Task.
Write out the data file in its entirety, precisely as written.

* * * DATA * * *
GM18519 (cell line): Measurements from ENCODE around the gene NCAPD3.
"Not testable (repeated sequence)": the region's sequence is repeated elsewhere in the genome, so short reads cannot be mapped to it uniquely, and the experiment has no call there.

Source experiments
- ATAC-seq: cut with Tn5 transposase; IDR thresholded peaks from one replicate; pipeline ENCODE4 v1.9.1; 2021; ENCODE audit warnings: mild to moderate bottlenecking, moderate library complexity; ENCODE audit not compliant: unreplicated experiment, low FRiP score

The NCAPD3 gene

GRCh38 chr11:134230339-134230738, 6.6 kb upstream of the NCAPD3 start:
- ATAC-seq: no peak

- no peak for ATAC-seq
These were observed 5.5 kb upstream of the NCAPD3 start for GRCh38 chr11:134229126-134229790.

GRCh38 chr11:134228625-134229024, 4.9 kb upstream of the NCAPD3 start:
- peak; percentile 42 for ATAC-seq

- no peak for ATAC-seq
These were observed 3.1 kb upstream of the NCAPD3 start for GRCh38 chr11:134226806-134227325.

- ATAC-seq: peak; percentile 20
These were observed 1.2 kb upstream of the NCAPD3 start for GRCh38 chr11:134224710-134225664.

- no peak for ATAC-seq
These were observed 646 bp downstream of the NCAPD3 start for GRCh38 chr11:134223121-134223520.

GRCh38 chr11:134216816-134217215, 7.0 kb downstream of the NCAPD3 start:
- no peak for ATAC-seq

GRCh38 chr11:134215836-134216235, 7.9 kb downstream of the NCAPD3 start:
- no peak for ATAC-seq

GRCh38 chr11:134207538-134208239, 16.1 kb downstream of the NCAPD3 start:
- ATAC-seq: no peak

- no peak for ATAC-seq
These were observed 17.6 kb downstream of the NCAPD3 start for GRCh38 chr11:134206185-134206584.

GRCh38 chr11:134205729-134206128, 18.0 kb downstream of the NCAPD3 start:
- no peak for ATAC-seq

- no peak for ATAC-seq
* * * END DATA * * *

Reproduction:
GM18519 (cell line): Measurements from ENCODE around the gene NCAPD3.
"Not testable (repeated sequence)": the region's sequence is repeated elsewhere in the genome, so short reads cannot be mapped to it uniquely, and the experiment has no call there.

Source experiments
- ATAC-seq: cut with Tn5 transposase; IDR thresholded peaks from one replicate; pipeline ENCODE4 v1.9.1; 2021; ENCODE audit warnings: mild to moderate bottlenecking, moderate library complexity; ENCODE audit not compliant: unreplicated experiment, low FRiP score

The NCAPD3 gene

GRCh38 chr11:134230339-134230738, 6.6 kb upstream of the NCAPD3 start:
- ATAC-seq: no peak

- no peak for ATAC-seq
These were observed 5.5 kb upstream of the NCAPD3 start for GRCh38 chr11:134229126-134229790.

GRCh38 chr11:134228625-134229024, 4.9 kb upstream of the NCAPD3 start:
- peak; percentile 42 for ATAC-seq

- no peak for ATAC-seq
These were observed 3.1 kb upstream of the NCAPD3 start for GRCh38 chr11:134226806-134227325.

- ATAC-seq: peak; percentile 20
These were observed 1.2 kb upstream of the NCAPD3 start for GRCh38 chr11:134224710-134225664.

- no peak for ATAC-seq
These were observed 646 bp downstream of the NCAPD3 start for GRCh38 chr11:134223121-134223520.

GRCh38 chr11:134216816-134217215, 7.0 kb downstream of the NCAPD3 start:
- no peak for ATAC-seq

GRCh38 chr11:134215836-134216235, 7.9 kb downstream of the NCAPD3 start:
- no peak for ATAC-seq

GRCh38 chr11:134207538-134208239, 16.1 kb downstream of the NCAPD3 start:
- ATAC-seq: no peak

- no peak for ATAC-seq
These were observed 17.6 kb downstream of the NCAPD3 start for GRCh38 chr11:134206185-134206584.

GRCh38 chr11:134205729-134206128, 18.0 kb downstream of the NCAPD3 start:
- no peak for ATAC-seq

- no peak for ATAC-seq